Terrorism definition 'should be narrower'
- 22 July 2014
- From the section UK
The senior lawyer who reviews the government's terrorism legislation is to call for the definition of terrorism to be narrowed.
In his annual report, David Anderson QC is focusing on crimes which he says should no longer be classed as terrorist offences.
Journalists and bloggers should not be convicted under terror laws, he said.
The Home Office said its counter-terrorism laws were "effective, proportionate and fair".
Mr Anderson also told the BBC that the current definition "has begun to catch people it never really intended to catch".
Those found guilty of hate crimes can also be currently convicted under terror laws.
Speaking to BBC Radio 4's Today programme, Mr Anderson said people who should never be caught by these laws "just get worried" that they might be.
"That would have the effect of restricting the way they go about their business."
Mr Anderson said journalists and bloggers can currently be considered terrorists if they are seeking to influence the government and if their words endanger life or create a serious risk to public health or safety.
"Foolish or dangerous journalism is one thing, terrorism is another. The problem there is the way the bar is set.
"It's enough that you're trying to influence the government for political reasons. In most other countries you need to have to intimidate or coerce the government before you can be a terrorist."
Mr Anderson was asked about the case of David Miranda, the Brazilian partner of reporter Glenn Greenwald who has written articles about state surveillance based on leaked documents.
Mr Miranda was in transit from Germany to Brazil when he was stopped at the airport, detained, questioned and searched by police.
He was carrying computer files for Mr Greenwald at the time and had items, including his laptop, mobile phone, memory cards and DVDs, taken from him. The detention, under anti-terrorism laws, was later deemed lawful by the High Court.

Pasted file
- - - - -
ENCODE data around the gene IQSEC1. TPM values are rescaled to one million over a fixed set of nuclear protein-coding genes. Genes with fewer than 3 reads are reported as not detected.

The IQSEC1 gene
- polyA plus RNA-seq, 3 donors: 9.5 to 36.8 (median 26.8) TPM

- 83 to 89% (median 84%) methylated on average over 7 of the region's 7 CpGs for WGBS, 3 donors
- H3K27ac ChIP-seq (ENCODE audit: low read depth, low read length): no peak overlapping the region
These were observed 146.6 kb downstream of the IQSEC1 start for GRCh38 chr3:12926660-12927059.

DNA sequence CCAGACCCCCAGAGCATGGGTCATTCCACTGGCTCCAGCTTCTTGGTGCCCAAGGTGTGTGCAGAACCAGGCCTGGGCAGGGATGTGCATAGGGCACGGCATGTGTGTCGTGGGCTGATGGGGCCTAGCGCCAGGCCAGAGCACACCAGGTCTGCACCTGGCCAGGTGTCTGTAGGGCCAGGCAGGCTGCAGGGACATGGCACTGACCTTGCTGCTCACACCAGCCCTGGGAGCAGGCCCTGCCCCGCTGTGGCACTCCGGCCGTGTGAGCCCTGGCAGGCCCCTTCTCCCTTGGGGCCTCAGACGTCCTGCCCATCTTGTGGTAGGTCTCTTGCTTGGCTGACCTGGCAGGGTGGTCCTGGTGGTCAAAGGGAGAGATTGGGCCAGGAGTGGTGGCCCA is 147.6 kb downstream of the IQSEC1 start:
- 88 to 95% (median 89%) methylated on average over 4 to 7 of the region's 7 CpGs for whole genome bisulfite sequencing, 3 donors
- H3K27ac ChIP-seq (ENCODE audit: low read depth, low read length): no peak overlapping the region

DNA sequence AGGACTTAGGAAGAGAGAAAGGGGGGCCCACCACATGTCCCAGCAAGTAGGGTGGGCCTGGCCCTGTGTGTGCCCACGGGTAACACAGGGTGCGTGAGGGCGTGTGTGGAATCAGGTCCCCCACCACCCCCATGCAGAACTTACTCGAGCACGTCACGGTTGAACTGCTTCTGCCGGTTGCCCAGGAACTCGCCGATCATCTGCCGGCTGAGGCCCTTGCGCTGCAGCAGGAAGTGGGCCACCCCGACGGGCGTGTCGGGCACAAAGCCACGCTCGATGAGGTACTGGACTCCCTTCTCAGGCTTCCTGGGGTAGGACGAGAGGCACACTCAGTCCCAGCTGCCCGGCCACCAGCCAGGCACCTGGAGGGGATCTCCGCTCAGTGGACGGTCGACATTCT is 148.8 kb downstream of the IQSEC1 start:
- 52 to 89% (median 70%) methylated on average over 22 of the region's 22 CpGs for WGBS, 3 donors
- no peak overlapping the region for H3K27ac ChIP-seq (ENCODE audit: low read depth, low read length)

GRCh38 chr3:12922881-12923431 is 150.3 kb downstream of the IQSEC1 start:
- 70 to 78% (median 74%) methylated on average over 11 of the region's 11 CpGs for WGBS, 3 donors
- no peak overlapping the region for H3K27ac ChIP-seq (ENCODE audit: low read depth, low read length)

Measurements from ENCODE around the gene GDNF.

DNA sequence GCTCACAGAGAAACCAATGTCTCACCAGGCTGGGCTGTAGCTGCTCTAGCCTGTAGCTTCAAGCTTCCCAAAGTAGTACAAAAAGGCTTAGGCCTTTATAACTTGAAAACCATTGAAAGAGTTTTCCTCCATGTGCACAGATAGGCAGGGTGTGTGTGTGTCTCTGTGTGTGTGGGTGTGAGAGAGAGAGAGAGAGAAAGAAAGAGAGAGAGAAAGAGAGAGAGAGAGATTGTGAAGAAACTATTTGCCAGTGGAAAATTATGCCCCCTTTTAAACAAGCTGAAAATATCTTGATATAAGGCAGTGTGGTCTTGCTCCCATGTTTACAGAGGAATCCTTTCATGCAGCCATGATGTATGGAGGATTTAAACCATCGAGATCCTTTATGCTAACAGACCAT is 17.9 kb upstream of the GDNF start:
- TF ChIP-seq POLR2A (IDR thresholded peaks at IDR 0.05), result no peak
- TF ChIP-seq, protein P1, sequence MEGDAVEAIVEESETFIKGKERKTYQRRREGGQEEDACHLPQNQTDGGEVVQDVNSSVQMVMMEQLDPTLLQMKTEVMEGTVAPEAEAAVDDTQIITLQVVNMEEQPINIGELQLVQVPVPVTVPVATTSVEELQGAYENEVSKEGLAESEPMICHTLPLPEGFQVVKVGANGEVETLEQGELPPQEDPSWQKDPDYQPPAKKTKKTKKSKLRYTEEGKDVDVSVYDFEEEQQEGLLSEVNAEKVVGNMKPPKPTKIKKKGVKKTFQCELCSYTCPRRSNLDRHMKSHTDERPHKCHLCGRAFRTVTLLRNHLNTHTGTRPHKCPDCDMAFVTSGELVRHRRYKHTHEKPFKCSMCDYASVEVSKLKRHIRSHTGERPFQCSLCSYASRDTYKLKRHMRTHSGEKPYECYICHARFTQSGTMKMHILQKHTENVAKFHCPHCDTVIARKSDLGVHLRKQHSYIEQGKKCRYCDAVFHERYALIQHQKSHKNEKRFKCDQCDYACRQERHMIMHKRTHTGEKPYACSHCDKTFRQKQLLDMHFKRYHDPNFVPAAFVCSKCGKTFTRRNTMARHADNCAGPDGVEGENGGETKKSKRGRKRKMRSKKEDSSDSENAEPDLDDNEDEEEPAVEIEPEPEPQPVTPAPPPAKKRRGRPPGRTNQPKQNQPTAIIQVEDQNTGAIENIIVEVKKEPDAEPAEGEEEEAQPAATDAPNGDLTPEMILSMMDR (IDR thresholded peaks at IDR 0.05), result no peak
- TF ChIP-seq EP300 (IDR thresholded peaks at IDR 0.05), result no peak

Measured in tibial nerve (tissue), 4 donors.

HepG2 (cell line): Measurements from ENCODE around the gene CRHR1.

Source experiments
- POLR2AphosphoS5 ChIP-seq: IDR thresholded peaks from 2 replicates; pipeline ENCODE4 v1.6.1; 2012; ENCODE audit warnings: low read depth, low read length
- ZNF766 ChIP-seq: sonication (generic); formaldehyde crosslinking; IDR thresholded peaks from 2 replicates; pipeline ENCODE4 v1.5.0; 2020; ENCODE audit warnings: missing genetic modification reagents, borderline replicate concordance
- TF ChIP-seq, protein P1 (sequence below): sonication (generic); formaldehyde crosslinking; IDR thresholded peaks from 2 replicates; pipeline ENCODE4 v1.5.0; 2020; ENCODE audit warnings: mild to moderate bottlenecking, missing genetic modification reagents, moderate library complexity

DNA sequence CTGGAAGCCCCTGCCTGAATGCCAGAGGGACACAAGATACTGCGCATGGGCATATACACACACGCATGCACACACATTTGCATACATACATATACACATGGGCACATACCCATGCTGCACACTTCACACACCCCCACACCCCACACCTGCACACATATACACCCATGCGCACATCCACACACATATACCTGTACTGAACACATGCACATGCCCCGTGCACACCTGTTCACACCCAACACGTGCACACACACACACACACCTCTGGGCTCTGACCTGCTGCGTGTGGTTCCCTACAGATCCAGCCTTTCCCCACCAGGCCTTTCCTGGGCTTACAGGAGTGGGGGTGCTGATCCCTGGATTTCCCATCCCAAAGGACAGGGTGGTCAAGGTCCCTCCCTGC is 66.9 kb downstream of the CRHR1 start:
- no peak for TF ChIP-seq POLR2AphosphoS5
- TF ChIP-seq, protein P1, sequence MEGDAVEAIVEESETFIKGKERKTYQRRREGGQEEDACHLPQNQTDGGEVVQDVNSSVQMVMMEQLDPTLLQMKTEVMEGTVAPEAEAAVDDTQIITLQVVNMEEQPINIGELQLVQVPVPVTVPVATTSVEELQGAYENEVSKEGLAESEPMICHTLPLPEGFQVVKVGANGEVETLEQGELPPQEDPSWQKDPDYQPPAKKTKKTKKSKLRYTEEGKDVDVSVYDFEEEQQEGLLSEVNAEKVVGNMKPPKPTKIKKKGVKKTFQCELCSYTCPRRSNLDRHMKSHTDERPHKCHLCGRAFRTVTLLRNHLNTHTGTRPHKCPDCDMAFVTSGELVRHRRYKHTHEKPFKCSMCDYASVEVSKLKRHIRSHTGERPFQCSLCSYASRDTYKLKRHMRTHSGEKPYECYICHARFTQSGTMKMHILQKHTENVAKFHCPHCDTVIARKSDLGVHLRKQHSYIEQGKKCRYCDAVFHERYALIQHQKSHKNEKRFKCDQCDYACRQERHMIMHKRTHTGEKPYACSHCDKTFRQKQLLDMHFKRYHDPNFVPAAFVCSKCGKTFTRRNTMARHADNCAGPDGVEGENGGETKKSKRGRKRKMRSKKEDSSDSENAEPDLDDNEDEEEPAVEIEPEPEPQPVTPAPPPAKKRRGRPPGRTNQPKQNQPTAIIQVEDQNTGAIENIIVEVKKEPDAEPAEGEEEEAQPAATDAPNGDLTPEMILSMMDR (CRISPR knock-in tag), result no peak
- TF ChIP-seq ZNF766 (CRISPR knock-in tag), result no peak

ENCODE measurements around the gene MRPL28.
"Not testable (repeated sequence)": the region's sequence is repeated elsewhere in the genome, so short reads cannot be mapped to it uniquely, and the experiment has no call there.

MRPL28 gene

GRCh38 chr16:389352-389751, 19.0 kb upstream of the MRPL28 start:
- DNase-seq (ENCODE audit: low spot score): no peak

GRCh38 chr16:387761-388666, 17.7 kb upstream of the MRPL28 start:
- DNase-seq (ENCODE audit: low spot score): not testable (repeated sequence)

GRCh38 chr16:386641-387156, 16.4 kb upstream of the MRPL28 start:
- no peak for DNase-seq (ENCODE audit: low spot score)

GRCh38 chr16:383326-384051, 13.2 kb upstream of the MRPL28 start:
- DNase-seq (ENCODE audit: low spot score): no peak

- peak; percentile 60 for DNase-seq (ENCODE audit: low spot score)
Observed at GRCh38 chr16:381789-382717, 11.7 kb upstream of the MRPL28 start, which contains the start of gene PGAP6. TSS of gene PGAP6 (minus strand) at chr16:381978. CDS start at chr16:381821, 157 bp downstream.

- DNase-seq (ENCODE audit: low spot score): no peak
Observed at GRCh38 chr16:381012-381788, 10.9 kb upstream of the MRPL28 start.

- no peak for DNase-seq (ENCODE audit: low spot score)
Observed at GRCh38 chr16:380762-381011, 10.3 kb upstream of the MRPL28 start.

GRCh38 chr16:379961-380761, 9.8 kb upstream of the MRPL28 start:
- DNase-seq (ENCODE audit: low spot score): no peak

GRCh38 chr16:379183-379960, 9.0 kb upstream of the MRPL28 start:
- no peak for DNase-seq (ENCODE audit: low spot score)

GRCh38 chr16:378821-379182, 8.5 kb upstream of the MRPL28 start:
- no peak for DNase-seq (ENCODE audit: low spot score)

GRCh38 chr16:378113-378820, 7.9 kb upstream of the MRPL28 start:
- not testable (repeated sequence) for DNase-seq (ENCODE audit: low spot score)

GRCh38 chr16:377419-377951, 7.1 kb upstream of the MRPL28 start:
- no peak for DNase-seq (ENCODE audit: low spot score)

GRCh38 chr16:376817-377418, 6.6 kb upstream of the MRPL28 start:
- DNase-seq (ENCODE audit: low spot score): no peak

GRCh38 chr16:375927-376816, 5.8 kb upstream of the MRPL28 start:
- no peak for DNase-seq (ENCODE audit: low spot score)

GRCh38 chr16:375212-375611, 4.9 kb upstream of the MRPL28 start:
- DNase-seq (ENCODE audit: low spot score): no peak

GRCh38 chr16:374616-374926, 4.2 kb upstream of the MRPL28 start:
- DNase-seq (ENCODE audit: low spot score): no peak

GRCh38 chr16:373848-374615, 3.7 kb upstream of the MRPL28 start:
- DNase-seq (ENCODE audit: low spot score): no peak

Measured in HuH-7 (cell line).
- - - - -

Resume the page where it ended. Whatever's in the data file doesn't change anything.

Mr Anderson said in that case, police believed Mr Miranda was carrying a large number of stolen secret documents and that he accepted police ought to be able to stop an individual and detain them in those circumstances.
"What I think is more difficult to defend is the use of anti-terrorism laws for that purpose.
"One might be thinking of official secrets, of espionage, of theft, but it's a bit of a stretch to see somebody like that as a potential terrorist."
Mr Anderson also said there was a "simple fix" for the issue, which is to remove the word "influence" in the terrorism definition and require that terrorists must aim to "intimidate or coerce or to compel".
"Parliament needs to revisit [the anti-terrorism legislation] not only for this reason. Another problem with the law is that it fails to distinguish, in all respects, between hate crime and terrorism.
"So you could take someone who is no harm to anyone other than his immediate victim - a man who pipe bombs his neighbour's wall, or a student who threatens a teacher on a fascist website.
"They're unpleasant and serious crimes, but it's a bit of a stretch to see them as terrorism."
A Home Office spokesman said: "Terrorism remains the greatest threat to the UK's national security and protecting the public is our primary duty. We believe our counter-terrorism laws are effective, proportionate and fair but we are not complacent.
"We welcome David Anderson QC's fourth annual report, which demonstrates the importance of independent and detailed analysis into how this legislation operates in practice. We will consider his recommendations in detail and will respond in due course."